Trust-busting beyond Earth: SpaceX breaks Lockheed-Boeing grip on military launches

Trust-busting beyond Earth: SpaceX breaks Lockheed-Boeing grip on military launches
SpaceX has been awarded an $82.7 million contract by the US Air Force so it can launch a GPS satellite into space. It’s the first time in more than 10 years that a company other than Lockheed Martin and Boeing will be responsible for a military space launch.

The satellite is currently scheduled to launch in May 2018 out of Florida, according to Reuters.

The contract “achieves a balance between mission success, meeting operational needs, lowering launch costs, and reintroducing competition for National Security Space missions," Lieutenant General Samuel Greaves, who is in charge of the Air Force's Space and Missile Systems Center, said in a statement.

While the news is obviously a big win for SpaceX – it’s the company’s first military launch contract – perhaps the bigger news is that the military space business monopoly enjoyed by the United Launch Alliance, a joint operation between Lockheed and Boeing, appears to be over.

At first blush, the victory for SpaceX seems to be a no-brainer. The roughly $83 million contract is significantly cheaper than what ULA has offered the Air Force in the past. A recent report by financial analysts at Motley Fool found that ULA representatives were not allowed to offer space launches for anything less than $125 million, and that they usually end up near $200 million after all costs are added into the equation.

Notably, ULA did not even compete for the latest Air Force contract, Reuters stated. The company blamed accounting issues as well as trade sanctions that have affected its ability to purchase the Russian-made rocket engines it uses in its spacecraft. It also highlighted the cheaper rates that SpaceX offered.

According to the Motley Fool report, SpaceX can currently offer launches for as low as $61 million.

Of course, cutting prices for space launches has been one of the main goals for SpaceX, which is banking on reusable rocket technology to dramatically decrease costs. In April, the company successfully landed a reusable Falcon 9 rocket on a platform floating at sea, a development that came after it safely landed a rocket on land.

If the reusable rocket technology proves to be reliable, then SpaceX could conceivably cut launch costs by 30 percent.

Yet despite the apparent advantages SpaceX offered, it had to fight in court to become eligible to bid on Air Force contracts. The company was not permitted to bid on a 2014 deal worth $7.2 billion that ultimately awarded ULA 26 launches, CNN reported, and it filed a lawsuit over the issue arguing the rules were unfair. In a settlement, the military agreed to create more competitive opportunities for other companies to bid for government contracts.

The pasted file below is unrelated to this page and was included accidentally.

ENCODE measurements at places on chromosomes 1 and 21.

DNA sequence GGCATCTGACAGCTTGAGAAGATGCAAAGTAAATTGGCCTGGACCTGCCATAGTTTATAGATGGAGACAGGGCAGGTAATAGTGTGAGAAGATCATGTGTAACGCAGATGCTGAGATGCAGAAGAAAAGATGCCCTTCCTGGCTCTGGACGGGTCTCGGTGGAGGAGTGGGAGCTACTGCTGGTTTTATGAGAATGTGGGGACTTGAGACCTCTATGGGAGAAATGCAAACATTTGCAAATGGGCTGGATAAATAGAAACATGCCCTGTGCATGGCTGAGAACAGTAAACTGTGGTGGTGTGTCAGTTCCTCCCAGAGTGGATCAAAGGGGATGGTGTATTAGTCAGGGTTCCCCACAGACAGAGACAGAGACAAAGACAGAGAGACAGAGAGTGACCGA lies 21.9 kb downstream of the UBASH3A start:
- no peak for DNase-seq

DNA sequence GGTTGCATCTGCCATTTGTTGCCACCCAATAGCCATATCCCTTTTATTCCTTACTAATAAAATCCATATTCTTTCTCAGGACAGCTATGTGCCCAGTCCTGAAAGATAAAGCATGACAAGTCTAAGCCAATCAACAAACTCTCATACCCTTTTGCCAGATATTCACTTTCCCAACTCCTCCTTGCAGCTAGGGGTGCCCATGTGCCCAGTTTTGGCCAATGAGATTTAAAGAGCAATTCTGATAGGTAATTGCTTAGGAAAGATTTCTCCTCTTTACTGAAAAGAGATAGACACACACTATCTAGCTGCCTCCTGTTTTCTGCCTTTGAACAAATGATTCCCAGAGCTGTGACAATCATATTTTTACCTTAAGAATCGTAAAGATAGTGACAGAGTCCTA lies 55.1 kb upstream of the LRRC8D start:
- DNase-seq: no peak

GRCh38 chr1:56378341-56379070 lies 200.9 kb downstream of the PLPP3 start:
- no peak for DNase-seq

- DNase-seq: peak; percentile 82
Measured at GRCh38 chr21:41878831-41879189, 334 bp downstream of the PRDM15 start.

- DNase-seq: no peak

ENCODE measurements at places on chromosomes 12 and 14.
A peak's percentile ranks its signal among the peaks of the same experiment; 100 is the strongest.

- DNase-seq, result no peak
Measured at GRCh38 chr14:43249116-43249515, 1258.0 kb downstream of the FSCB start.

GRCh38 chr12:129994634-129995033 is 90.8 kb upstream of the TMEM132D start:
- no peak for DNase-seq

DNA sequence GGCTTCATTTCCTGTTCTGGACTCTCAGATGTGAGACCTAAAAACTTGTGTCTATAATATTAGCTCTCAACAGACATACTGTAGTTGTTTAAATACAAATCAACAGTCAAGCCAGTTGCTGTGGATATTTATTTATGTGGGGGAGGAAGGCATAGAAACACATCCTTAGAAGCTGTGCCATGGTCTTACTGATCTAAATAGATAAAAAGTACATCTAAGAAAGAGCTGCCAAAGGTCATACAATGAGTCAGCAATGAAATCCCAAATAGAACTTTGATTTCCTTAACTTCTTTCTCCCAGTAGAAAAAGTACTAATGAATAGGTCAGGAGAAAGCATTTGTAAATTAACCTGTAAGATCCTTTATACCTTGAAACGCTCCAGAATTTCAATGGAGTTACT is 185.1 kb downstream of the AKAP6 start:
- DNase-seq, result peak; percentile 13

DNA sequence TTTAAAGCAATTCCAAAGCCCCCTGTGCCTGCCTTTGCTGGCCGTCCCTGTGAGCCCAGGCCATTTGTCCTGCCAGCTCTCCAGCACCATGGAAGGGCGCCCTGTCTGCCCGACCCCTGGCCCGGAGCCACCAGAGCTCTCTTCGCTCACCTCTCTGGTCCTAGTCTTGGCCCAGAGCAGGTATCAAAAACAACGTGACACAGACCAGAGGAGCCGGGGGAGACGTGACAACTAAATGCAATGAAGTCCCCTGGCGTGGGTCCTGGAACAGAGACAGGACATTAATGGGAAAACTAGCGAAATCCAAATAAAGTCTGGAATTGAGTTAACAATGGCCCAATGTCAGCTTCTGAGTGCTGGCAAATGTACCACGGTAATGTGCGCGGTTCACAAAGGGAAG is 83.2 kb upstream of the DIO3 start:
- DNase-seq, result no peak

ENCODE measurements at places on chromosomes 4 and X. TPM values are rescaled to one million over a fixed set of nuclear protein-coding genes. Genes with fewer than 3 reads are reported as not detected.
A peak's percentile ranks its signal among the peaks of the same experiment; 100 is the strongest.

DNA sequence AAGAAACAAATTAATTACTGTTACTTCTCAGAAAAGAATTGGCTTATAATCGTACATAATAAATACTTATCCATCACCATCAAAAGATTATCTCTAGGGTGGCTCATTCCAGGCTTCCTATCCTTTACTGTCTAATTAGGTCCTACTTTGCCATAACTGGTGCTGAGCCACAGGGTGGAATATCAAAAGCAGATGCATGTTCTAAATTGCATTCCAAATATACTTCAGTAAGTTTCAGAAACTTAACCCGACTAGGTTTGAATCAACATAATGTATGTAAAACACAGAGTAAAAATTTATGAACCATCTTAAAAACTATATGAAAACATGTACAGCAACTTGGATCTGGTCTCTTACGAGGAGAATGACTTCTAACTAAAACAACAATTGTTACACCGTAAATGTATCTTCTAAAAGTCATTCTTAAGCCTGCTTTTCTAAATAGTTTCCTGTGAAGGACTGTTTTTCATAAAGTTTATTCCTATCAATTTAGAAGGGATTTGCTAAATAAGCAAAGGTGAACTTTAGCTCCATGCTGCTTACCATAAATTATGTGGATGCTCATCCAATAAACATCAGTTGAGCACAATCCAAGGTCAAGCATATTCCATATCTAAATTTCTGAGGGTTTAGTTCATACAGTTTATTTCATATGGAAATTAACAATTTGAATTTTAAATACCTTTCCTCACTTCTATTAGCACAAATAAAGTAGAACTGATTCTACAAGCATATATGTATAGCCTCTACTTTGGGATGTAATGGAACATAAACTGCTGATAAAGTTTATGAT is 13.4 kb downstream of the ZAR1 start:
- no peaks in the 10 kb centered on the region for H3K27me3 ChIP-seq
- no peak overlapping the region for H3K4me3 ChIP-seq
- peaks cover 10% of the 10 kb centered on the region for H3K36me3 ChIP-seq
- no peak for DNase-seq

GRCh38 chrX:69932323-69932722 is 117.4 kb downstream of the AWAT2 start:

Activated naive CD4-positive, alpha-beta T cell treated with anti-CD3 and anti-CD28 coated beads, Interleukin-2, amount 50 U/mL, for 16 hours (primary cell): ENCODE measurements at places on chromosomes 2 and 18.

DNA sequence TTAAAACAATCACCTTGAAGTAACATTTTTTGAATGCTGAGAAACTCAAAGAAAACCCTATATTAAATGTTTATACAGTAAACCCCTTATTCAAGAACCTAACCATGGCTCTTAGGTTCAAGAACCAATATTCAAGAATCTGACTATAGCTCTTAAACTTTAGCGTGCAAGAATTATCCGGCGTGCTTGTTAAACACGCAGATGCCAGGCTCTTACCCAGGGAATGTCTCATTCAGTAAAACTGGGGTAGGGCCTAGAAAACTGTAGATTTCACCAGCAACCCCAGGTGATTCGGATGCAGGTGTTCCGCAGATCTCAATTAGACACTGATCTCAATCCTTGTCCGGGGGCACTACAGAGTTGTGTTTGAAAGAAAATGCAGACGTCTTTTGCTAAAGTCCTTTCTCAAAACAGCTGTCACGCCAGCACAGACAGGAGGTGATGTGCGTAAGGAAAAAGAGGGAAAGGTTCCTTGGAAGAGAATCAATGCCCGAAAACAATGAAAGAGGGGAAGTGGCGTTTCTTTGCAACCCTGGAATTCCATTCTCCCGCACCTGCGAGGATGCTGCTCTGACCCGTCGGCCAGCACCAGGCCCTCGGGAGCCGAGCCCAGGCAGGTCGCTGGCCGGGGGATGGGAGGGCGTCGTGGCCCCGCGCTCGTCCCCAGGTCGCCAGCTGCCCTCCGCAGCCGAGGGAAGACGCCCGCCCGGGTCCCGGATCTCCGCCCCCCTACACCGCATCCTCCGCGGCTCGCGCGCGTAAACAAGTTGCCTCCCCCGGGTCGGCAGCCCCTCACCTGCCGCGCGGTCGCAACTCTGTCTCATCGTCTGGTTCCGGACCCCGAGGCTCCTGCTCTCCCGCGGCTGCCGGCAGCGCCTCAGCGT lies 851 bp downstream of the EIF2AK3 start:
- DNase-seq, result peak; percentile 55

In March, the Pentagon’s internal watchdog opened an investigation into the military’s contract bidding process in order to determine whether it was biased to favor ULA, Space Flight News reported. The probe centers on comments made last year by Brett Tobey, former vice president of engineering at ULA, who stated that the federal government was unhappy with the company’s decision to sit out the latest bid with SpaceX. He said the Pentagon “felt that they had bent over backwards to lean the fill to our advantage.”

“We saw it as a cost shootout between us and SpaceX, so now we’re going to have to figure out how to bid these things at a much lower cost,” he said. “The government can’t just say, ‘ULA has a great track record, they’ve done 105 launches in a row with 100 percent mission success, and we can give it to them on a silver platter even though their costs are two or three times as high.'”

Now, another eight Air Force contracts will be up for grabs through 2018, though it’s unclear who will bid for those.

In order to try and compete with SpaceX, Motley Fool reported that ULA is attempting to streamline its operations. It is considering laying off about 25 percent of its staff through 2017 and planning to retire two of its spacecraft (the Delta IV and the Atlas V) in favor of the Vulcan rocket currently in the works. If successful, ULA expects to offer space launches at just under $100 million. That’s much cheaper than $200 million, but still more expensive than what SpaceX is currently offering without factoring in its reusable rocket tech. It’s also more expensive than the $77 million Airbus is hoping to offer when its Ariane 6 rocket is ready to go in 2020.